“I was looking for an app to provide some basic soundscapes to help me fall asleep. I had zero access to any of them unless I paid the fee.”
“Will not renew the subscription. Only 1 author and very few different voices.”
“it’s too expensive for a student suffering from insomnia”
The following patterns emerged:
Users found the current solutions expensive.
Users liked to stick to a particular artist or a sound that worked for them.
Miniscule factors like the ending of a sound or the tone of the artist mattered to them and affected their sleep.
We studied our competitors and realized everyone was focusing on multiple things. We thought to ourselves, what’s the best form of meditation? The answer we got was Sleep.
“You meditate every day. It's called SLEEP”, Ankur said.
It hit all of us hard.
We were almost convinced that we should do this. But we didn’t want our emotions to take the better of us. So we decided to immerse ourselves into further research.
Do we have people sharing their experiences on social media communities?
We went to Reddit and looked for the keywords around sleep. Subsequently, we stumbled across communities that were dealing with insomnia. When we read through the comments and the posts in these communities, we got further convinced that this was real, especially in regions like the US, UK, Canada, Australia.
We looked at the Google trends. The queries around ‘How to sleep’, ‘I can’t sleep’, were on the rise.
We also discovered sleep experts on Instagram who had garnered sizable communities around the pursuit of better sleep. We reached out to them, discussed core issues that people face, why they face them, what solutions are already there in the market and what solutions they recommend.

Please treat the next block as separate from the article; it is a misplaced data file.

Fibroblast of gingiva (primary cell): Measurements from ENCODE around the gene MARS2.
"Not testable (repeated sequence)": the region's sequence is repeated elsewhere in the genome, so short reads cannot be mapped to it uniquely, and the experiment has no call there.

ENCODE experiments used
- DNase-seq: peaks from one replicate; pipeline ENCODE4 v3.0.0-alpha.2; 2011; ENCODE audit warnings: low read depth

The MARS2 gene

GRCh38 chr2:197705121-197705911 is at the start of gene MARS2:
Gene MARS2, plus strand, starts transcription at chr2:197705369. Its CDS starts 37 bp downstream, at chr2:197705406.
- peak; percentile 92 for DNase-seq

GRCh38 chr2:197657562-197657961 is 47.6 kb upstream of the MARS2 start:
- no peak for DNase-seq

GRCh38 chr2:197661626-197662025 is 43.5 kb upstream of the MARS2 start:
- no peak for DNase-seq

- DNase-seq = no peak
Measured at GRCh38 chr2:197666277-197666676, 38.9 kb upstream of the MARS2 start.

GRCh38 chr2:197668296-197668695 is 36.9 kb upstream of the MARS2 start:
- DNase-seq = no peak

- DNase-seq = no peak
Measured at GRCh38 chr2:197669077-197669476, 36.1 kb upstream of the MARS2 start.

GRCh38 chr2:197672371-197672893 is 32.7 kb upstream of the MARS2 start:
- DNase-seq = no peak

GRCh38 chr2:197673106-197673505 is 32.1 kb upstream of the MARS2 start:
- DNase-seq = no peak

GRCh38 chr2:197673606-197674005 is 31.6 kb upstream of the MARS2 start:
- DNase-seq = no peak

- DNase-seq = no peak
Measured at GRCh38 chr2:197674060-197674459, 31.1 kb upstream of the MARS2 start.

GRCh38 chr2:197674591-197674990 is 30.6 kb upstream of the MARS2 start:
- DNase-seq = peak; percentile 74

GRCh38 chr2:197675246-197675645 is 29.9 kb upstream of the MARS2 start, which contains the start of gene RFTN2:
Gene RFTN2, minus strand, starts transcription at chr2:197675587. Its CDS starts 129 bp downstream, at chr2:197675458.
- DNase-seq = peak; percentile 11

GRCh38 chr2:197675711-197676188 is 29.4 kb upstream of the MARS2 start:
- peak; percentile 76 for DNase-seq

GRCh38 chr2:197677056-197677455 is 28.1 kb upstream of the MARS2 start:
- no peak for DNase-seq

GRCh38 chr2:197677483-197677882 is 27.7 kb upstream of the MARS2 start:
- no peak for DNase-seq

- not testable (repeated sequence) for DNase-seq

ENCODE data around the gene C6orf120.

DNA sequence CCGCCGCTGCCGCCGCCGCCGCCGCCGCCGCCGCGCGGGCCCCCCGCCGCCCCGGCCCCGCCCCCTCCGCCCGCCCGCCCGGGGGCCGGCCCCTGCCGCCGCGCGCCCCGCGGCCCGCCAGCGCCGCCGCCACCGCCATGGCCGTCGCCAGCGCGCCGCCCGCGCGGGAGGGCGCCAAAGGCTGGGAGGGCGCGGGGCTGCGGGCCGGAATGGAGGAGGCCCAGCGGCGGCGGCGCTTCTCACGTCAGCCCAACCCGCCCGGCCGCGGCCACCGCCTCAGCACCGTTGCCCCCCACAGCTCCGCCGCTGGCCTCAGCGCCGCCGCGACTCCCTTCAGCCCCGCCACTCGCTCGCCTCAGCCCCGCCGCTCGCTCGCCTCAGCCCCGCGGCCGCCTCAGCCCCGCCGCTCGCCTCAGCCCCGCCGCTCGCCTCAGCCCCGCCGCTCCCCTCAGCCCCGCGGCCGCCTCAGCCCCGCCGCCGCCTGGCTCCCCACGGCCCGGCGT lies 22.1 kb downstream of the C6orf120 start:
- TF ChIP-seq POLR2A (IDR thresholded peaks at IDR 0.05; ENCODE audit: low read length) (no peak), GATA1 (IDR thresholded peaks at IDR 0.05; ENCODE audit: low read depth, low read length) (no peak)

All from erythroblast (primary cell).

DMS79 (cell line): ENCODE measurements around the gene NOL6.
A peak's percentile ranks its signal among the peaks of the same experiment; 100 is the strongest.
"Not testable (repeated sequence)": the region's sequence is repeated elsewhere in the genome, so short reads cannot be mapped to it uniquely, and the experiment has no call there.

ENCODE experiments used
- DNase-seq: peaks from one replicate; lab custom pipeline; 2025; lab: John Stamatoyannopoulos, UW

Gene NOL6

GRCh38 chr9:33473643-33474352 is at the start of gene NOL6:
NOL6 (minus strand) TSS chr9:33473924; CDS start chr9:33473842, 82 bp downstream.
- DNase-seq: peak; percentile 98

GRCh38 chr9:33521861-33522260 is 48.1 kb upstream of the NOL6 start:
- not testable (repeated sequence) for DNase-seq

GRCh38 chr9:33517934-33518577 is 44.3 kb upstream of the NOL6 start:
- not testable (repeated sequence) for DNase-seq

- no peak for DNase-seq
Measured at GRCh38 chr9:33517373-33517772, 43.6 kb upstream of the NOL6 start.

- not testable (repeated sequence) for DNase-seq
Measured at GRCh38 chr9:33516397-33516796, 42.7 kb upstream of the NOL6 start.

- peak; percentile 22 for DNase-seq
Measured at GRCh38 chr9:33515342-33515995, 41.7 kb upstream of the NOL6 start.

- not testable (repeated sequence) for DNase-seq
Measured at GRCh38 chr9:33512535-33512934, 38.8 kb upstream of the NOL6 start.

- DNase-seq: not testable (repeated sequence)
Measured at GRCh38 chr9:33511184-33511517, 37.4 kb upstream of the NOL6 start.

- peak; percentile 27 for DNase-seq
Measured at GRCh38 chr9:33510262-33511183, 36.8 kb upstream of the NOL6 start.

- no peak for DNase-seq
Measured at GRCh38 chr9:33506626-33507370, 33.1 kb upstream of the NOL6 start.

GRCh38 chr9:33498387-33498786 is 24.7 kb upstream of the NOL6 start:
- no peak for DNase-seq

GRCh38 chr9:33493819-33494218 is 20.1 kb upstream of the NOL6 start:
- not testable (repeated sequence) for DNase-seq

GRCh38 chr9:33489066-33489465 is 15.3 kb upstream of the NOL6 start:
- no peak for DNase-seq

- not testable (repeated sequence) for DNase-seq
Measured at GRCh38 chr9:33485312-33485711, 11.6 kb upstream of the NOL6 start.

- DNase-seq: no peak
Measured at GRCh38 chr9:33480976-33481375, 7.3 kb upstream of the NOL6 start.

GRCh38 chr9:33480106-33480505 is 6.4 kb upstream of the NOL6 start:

Our findings took us by surprise; what we never considered to be a big problem was a huge obstacle to people all over the world.
Looking at the Data Available
These tools offered us an insight into popular keywords around sleep and roughly how many people are looking for apps around the same issues.
The 2nd column in the following graphic represents the difficulty level to rank your keyword on the top and the 3rd column represents the popularity of the keyword out of 10.
It was evident from the data, that the demand was extremely high. When we started looking at it geographically, we discovered the demand was highest in countries like the United States, France, Spain, China, Australia.
This summarised the research cost. Now we had to figure out the tech cost to build such an app. With the help of Anurag, we came up with a basic version that could be built within 15 days from designs to shipping the product.
This was it. Our tech cost was not that high and we decided to move ahead with this idea.
Summarising, how you should do the early phase of research:
Is this a problem that is big enough for you to solve? You do this by checking who has solved this before, how they solved it, when they did it, and what was the market response to the solution?
You do the same by looking at the diverse feedback from people that have used similar solutions and posted about the same online, on various communities, reading reviews of various apps.
You validate your qualitative research by quantitative data. You do this by looking at Google Trends, ASO research, SEO research, app downloads across various apps and more.
In our next post, we will learn how we decide what our Version 1 should look like for the launch?
Here, I will broadly cover,
How to narrow your user journeys down to the most crucial ones?
How to avoid noise in your MVP?
How will we know if this is working?
A final checklist to launch the MVP.